That’s more like it.

I have a friend who is an accomplished home baker, and she recommended using royal icing (made up of meringue and powdered sugar). I chose Halloween-y colors (orange, black, green, white, and purple for good measure) and tinted the icing in batches. Then I divided each color roughly in half, added one half as-is to pastry bags with No. 4 tips for edging and decorating the cookies, and stirred a little extra water into the other half to make flood icing to fill in. Most of the flood icing went into squeeze bottles, but I reserved a little bit for the smaller kiddos and put it in small bowls with paintbrushes — much easier for toddlers to handle than a squeeze bottle. The drawback, of course, is that sometimes toddlers see those paintbrushes as a convenient implement for shoveling icing directly into their mouths.

Use as intended.

In addition to the icing, I provided a variety of Halloween sprinkles and embellishments (all in one convenient canister that I picked up on the seasonal aisle) to finish off the effect. The kids had a blast, and so did the mamas. And, if I do say so myself, we decorated some pretty nice cookies.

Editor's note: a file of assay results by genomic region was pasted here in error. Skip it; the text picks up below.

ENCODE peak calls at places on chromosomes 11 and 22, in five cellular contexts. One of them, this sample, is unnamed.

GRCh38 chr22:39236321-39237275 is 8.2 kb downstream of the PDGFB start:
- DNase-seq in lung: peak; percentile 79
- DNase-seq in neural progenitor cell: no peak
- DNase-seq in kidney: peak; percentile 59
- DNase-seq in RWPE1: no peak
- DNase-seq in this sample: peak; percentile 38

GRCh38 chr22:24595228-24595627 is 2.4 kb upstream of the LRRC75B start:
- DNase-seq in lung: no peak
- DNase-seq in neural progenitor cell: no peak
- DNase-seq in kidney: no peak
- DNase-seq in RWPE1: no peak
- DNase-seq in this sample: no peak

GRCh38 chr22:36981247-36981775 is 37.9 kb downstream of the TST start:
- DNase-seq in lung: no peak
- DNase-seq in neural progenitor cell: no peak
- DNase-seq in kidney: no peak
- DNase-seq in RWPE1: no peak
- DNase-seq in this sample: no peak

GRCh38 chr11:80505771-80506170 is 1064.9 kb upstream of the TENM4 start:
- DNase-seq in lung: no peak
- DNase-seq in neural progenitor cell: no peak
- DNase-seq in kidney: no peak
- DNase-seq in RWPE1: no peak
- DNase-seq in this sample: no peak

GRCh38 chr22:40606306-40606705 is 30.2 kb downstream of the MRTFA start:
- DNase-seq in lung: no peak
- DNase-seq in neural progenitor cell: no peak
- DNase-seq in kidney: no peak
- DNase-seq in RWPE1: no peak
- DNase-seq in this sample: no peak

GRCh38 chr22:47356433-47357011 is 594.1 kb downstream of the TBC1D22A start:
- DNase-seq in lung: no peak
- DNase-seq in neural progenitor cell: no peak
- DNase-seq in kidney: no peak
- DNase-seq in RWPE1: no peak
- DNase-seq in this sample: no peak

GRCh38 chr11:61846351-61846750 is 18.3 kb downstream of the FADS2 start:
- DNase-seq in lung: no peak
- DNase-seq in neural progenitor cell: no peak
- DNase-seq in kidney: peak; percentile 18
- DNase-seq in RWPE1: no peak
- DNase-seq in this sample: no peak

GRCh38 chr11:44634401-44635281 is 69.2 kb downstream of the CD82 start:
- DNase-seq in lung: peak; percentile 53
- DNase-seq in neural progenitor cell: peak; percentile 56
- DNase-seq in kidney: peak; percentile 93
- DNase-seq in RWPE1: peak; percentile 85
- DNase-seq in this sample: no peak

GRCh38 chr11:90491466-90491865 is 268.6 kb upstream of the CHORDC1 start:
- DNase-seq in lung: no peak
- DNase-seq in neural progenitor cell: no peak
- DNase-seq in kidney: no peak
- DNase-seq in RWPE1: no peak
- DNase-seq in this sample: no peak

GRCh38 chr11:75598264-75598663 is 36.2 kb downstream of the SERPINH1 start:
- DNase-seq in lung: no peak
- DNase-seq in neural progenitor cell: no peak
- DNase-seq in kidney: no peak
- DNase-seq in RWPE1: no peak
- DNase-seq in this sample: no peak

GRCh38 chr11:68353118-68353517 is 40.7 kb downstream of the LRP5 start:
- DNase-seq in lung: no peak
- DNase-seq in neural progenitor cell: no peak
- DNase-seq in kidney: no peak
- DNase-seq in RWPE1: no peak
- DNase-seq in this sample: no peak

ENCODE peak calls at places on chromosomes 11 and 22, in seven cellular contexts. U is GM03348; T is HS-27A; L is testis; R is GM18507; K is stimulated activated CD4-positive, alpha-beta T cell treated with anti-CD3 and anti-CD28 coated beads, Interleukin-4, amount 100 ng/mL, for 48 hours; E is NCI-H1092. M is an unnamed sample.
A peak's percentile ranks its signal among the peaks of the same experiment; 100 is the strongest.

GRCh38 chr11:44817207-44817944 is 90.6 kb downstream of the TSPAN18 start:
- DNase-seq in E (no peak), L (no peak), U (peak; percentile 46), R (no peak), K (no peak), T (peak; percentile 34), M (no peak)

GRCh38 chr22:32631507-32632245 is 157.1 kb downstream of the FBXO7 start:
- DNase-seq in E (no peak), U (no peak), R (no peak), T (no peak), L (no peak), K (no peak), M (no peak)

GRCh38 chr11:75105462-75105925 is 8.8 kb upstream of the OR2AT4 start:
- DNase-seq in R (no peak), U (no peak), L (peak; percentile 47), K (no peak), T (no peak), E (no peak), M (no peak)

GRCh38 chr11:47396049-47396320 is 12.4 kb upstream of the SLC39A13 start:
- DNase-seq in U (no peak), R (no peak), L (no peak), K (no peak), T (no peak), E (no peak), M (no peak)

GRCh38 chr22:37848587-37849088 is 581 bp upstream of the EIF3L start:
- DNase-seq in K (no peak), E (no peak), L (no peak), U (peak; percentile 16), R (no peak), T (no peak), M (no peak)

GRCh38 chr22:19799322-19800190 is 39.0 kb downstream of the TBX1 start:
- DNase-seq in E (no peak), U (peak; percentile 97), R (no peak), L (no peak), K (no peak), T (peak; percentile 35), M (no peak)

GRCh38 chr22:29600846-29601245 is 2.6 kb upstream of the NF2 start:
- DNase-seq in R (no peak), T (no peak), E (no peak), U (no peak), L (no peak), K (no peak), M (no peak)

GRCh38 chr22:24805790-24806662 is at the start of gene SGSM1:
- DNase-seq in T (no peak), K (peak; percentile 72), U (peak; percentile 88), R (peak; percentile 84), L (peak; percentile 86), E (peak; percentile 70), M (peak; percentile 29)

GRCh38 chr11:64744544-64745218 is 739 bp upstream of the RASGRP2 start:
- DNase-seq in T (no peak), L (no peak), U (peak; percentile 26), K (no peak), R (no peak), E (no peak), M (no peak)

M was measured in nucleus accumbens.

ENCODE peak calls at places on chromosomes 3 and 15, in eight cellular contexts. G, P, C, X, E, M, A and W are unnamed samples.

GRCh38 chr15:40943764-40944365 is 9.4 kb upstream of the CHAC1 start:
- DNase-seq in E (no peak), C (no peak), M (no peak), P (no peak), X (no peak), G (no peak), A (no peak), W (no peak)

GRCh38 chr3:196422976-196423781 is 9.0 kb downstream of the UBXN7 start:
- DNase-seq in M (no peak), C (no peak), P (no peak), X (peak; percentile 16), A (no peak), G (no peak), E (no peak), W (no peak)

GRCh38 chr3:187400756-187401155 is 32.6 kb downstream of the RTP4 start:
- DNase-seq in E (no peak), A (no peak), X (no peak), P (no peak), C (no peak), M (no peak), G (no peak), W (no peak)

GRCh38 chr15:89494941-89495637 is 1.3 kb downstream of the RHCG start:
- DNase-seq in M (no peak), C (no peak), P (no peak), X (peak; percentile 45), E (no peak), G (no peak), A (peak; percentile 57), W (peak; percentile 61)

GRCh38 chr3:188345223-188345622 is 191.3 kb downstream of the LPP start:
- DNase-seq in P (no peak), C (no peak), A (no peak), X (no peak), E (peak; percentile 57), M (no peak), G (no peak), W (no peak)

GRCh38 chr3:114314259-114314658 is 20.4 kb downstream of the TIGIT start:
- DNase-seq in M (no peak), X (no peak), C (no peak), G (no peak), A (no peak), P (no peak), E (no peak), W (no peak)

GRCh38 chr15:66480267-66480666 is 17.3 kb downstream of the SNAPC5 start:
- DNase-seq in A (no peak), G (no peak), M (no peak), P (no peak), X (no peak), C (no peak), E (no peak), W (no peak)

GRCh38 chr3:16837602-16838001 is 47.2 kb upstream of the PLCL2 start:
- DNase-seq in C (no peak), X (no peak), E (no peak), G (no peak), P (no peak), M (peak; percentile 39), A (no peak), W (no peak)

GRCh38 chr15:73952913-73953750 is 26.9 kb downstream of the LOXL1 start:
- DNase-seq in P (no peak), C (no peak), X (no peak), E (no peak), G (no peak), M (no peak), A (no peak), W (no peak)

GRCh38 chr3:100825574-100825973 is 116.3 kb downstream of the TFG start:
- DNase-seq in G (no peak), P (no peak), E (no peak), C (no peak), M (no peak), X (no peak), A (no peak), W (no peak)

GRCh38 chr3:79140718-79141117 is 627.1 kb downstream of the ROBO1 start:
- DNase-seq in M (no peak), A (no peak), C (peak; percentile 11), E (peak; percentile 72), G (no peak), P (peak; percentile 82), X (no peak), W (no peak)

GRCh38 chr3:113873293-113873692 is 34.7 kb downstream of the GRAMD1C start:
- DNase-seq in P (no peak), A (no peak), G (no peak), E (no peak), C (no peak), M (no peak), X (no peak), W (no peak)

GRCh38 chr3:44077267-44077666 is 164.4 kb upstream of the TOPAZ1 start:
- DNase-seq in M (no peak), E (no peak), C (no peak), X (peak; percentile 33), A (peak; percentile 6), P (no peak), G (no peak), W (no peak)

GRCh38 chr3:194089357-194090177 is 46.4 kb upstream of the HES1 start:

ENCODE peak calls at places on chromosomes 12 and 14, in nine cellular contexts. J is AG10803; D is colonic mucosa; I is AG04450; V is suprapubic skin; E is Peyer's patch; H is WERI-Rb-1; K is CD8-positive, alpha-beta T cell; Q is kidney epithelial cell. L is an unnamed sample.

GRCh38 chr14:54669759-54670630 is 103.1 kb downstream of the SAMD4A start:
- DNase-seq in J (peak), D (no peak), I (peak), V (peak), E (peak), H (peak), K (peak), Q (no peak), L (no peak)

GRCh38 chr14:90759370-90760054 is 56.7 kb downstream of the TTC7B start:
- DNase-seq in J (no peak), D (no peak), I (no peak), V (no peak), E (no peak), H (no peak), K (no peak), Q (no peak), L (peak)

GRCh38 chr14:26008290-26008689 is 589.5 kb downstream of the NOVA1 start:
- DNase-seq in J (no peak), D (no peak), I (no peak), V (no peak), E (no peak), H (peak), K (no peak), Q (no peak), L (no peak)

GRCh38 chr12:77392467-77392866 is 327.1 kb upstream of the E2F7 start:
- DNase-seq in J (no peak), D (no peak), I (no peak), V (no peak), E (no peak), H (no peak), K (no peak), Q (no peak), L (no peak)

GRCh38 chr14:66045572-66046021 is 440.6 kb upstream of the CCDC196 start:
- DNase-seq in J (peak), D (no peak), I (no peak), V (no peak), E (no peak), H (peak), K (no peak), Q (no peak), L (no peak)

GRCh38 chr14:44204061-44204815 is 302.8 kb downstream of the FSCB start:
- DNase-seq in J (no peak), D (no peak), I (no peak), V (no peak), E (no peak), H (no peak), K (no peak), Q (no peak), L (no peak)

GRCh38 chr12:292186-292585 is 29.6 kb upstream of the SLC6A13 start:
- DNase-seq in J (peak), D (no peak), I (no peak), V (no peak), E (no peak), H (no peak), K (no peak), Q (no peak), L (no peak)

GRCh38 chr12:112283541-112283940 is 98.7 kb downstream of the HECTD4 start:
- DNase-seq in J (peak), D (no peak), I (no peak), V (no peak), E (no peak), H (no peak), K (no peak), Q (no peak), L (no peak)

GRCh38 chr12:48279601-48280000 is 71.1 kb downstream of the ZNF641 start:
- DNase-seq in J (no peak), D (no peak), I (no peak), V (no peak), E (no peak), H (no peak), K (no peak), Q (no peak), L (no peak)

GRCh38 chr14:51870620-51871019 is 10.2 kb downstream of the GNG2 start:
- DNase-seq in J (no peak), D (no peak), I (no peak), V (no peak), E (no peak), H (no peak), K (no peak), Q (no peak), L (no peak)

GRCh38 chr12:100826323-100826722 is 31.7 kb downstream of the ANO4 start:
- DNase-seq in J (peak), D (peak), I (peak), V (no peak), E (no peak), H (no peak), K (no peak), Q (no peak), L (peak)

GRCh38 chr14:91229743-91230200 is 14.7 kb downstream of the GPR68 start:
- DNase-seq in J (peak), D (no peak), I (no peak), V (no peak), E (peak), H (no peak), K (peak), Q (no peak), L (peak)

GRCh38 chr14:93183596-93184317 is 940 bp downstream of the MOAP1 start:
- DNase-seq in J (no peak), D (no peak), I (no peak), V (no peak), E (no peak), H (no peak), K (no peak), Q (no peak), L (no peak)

Sweet.

Most importantly (to my mind at least), they tasted great. While I do enjoy plain old sugar cookies and all of their sweet-tastic goodness, I liked the idea of adding a little interest to my roll-out cookies, so I used half whole wheat flour and spiced them with cinnamon and cardamom. To complement the spiced cookies, I added a smidge of orange juice to the icing.

Enjoy, but keep in mind that if you do attempt this little experiment, your house is likely to look a little bit like a Halloween colored-icing bomb went off, complete with cookie crumb shrapnel, after the party is over. It’s all in good fun!

Spiced Sugar CookiesAdvertisementRecipe adapted from Guitar Picks and Apron Strings; Makes 2 dozen, so double it if you’re having a crowd!

1 1/4 cups all-purpose flour
1 1/4 cups whole wheat flour
1 1/2 tsp. ground cardamom
1 tsp. ground cinnamon
1/2 tsp. salt
1 1/2 cups (3 sticks) unsalted butter, softened but still cool
1 cup sugar
Freshly grated zest from one orange (optional; may omit or substitute other citrus)
1 tsp. orange or lemon juice
1 tsp. vanilla extract
1 egg

Combine the flours, spices, and salt in a medium bowl and set aside. Beat the butter in the bowl of a stand mixer until creamy. Add the sugar and beat until the mixture is light and fluffy. Stir in the zest (if using), juice, and vanilla. Add the egg and beat for one minute on high.